Gargi Shah is an independent analyst based in Mumbai, India, and was most recently a metals analyst with GFMS Ltd. (now Thomson Reuters GFMS), the London-based precious metals consultancy firm. She is a lawyer, and pursued a career in corporate law prior to entering the metals market as a commodities reporter for a national daily. JLN editor-in-chief Jim Kharouf spoke with her about India’s role in the gold market, the recent jewelers strike in India and China’s influence on the gold market. 

Q: Gold is interesting because there are many factors that impact gold prices – inflation forecasts and the value of the U.S. dollar, industrial demand, jewelry demand as well as central banks’ buying and selling of gold. That leaves the question: How would you prioritize this list of impacts on gold prices? In other words, which of these factors will be most important to gold prices going forward?

A: Jewelry and investment make up for something like three-fourths of the global gold demand, which make them the most influential elements in the price discovery of gold. The partnership between the two has, broadly speaking, resulted in a positive price trend for more than a decade (i.e. as investment in gold became popular – it drove the price higher – rising prices created a bullish atmosphere) that encouraged traditional jewelry buyers, such as [those] in India, to buy gold at ever higher prices, which in turn supported the price rise. Although, over time, jewelry did lose a significant share to investment. At the turn of the millennium, jewelry accounted for roughly 80 percent of the global gold demand which now stands at about 50 percent.

Now, the investor camp in turn grew for a variety of reasons ranging from the credit crisis, low interest rates, sovereign debt, inflation threat to fear of currency debasement, all making a sound case for investment in gold. Going forward, as long as the investment case for gold remains good, investment demand (particularly in the West) will primarily lead the course of the gold price. We have evidently seen over the past decade how faltering investment demand at a given point in time has resulted in the price to retract significantly. The recent pull-back to low $1,600s after it peaked at around $1,900 last year is one such example, as investment demand eased with the underplay of the sovereign debt issue.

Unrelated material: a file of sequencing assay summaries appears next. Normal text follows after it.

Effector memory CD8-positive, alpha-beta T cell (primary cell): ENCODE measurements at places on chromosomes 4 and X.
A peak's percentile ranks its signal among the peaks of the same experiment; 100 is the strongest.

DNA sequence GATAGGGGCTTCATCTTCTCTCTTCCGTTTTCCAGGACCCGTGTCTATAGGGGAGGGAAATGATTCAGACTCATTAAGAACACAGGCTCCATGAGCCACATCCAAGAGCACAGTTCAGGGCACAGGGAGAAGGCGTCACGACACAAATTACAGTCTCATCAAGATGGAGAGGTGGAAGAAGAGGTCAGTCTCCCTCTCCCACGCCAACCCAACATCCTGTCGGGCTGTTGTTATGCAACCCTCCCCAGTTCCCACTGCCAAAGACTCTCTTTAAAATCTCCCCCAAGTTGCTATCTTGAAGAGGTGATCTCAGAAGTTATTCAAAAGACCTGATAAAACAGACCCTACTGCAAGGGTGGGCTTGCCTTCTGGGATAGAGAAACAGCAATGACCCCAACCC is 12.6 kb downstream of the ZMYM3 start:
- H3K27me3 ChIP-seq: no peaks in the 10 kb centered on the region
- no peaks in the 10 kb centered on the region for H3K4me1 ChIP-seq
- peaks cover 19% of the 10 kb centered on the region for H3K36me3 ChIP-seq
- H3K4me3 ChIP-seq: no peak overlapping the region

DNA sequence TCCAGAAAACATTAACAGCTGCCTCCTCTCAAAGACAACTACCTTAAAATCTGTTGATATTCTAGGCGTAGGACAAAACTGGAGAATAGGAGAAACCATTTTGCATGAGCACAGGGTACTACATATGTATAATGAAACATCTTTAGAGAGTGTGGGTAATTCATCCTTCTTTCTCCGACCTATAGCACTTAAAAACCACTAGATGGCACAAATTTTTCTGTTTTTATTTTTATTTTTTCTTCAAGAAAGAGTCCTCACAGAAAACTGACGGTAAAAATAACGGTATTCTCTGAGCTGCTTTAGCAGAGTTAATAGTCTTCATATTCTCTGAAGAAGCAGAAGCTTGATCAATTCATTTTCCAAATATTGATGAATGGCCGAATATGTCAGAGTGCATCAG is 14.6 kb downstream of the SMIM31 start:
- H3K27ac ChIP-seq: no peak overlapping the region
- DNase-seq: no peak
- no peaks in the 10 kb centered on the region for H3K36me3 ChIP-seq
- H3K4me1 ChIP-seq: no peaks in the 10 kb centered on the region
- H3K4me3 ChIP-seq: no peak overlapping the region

Central bank activity has also become a major positive for the gold market, after they turned net buyers in 2010, through both their significant purchases last year as well as the pro-gold sentiment… If central banks continue to buy they can provide additional support to the price, especially when demand elsewhere eases.

Having suggested so far that only demand-side activities are important to the gold price, the passive support through restrained global scrap supply in the last couple of years cannot be dismissed. Not only has it helped counter the modest rise in mine production, but [it has] also spared the market from “surplus” pressure. Given the massive above-ground stocks of gold held in jewelry form, scrap has the potential to easily upset the investor-led rally, should the consumers find justification in selling back, which will render it a very important factor going forward.

Q: Gold also has a strong connection to India. Given your vantage point, living in India and as an analyst, what impact has India had on gold prices recently and from a longer time perspective?

A: We recognized that the investment and jewelry demand are critical to the gold price by virtue of their share of the total gold demand. Then India, which has been the single largest consumer of gold in both these forms for quite a while, by merit becomes an important region of the gold market, as its combined gold demand in recent years has come to account for around a third of the global total. Within India too, jewelry demand has lost a fair share to investment, but the former still constitutes for bulk of the demand.